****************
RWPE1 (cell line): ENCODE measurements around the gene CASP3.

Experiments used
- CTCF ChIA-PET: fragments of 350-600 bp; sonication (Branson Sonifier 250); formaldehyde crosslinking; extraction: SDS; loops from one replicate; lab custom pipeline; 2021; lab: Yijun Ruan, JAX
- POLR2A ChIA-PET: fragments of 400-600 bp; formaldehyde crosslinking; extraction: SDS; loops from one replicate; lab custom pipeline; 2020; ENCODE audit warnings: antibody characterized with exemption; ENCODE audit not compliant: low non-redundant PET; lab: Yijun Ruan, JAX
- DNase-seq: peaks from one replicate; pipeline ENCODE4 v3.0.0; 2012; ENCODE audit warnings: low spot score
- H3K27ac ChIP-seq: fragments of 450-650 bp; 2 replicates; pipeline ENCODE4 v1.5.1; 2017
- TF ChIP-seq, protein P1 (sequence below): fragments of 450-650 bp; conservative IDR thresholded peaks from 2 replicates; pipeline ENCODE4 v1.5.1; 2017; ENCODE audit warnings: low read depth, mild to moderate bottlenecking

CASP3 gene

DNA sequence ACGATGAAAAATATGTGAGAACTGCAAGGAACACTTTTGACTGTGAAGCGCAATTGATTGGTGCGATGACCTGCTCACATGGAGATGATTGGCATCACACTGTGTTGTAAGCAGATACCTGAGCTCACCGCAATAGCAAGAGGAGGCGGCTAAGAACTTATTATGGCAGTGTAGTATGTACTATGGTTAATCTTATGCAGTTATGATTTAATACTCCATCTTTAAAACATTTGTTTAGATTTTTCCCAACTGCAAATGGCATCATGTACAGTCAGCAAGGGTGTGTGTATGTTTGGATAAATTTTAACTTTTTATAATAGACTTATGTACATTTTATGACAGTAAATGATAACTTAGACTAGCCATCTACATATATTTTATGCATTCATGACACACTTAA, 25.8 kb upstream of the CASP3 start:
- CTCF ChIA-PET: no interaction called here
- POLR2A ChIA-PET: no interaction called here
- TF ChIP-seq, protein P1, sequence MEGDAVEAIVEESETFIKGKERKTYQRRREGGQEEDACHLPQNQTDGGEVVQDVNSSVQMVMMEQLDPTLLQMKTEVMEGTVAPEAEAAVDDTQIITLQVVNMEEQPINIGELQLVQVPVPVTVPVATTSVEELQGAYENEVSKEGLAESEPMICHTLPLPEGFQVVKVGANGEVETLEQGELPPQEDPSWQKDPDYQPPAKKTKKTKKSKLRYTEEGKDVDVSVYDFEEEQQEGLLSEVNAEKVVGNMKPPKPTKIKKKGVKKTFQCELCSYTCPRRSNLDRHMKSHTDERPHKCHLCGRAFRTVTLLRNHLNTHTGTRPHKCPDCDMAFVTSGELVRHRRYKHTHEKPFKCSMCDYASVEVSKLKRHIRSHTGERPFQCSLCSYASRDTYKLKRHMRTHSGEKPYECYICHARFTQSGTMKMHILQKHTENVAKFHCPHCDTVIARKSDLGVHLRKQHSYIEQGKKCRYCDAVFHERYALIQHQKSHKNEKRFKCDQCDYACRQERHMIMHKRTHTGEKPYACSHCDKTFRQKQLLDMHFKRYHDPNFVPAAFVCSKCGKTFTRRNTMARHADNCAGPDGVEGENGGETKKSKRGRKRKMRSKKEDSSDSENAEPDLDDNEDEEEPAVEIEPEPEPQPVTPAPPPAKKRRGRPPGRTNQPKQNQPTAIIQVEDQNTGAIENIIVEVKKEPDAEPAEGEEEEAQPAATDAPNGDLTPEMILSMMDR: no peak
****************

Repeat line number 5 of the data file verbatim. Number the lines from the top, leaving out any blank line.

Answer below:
- DNase-seq: peaks from one replicate; pipeline ENCODE4 v3.0.0; 2012; ENCODE audit warnings: low spot score